I recently shared my thoughts in this blog on the current struggles of the newspaper industry and frustrations that I have little to offer as far as solutions to reverse the trend.
I used my friend Casey as an example of smart young potential readers who have found their news sources elsewhere.
After the blog post was published, I discovered that I did Casey a disservice.
Turns out, even though he’s great with snarky one-liners about the newspaper industry (for my benefit as an old newspaper guy), he still reads the daily newspaper online.
Casey told me that he is a newsok.com “pro” subscriber to the online version of The Oklahoman. And he comes from a family of longtime newspaper readers and subscribers.
So, I asked him to share his thoughts on what type of content the newspaper should offer readers. Here is what he said:
“I go to the newspaper when I want a more in-depth, more trustworthy source. Instead of instant alerts, I think they need to slow their content even more; give me more detail and deeper journalism. Heavily researched. Articles more like what you would find in a magazine, almost.”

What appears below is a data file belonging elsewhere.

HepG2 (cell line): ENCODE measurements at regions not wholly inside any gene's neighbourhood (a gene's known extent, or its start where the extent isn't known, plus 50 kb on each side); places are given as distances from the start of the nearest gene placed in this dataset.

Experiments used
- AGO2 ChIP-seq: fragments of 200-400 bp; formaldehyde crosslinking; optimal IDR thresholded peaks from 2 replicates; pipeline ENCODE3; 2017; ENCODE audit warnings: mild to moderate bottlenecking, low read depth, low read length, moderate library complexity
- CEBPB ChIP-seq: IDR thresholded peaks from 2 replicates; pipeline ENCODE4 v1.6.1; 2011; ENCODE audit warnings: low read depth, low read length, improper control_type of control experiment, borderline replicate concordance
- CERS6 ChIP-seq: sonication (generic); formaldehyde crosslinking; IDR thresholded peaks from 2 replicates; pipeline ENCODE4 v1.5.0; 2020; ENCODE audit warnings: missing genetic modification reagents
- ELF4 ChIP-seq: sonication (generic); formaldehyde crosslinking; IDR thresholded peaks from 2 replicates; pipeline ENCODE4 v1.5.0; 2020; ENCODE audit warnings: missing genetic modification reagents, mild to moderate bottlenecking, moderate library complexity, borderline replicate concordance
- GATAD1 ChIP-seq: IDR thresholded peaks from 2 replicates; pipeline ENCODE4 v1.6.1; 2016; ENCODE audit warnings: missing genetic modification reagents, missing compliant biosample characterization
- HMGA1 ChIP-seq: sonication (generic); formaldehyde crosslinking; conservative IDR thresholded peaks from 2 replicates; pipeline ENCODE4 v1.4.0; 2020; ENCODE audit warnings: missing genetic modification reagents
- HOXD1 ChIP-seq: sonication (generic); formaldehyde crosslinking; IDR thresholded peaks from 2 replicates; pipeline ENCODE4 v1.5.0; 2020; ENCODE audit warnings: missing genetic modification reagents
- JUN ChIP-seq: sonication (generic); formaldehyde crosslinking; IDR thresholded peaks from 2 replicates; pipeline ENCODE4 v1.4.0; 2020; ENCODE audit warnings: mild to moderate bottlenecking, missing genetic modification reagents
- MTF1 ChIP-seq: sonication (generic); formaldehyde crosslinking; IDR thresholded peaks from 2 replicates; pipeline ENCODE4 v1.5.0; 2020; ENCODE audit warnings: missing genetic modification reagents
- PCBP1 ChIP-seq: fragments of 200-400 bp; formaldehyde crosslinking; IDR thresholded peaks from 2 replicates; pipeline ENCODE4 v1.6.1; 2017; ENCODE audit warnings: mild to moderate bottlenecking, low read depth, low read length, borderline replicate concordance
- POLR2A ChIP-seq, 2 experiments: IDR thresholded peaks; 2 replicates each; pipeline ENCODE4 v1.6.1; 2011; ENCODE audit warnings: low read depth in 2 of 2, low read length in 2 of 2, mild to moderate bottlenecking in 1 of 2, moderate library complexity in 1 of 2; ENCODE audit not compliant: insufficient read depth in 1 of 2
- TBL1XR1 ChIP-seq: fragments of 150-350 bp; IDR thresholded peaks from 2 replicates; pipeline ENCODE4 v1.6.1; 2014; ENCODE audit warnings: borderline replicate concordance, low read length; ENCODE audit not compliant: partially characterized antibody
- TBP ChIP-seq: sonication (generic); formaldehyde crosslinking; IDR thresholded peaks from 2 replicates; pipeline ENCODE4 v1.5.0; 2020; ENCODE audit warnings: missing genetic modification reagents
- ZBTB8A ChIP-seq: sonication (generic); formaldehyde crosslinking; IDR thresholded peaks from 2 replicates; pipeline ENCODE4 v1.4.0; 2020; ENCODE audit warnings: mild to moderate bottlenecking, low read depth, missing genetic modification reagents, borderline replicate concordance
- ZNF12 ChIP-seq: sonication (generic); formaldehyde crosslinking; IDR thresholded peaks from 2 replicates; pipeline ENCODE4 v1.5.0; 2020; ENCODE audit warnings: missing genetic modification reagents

Casey was responding to what I wrote about young people seeking only online news alerts and instant headlines instead of deeper newspaper coverage.
Of course, newspapers continue to struggle, despite the support of individuals like Casey. The Oklahoman announced in its Dec. 27 editions that it was trimming its circulation area and eliminating street sales.
Casey broke my stereotype of the typical young American who only learns what’s happening in the world (or their local community) through social media interactions.
And he likes the paper. He really, really likes it.
“For my money, real reporters work for the newspaper,” he told me.
Wow. Casey, I salute you. And I promise not to throw you under the bus again, even if you zing me with a snarky one-liner.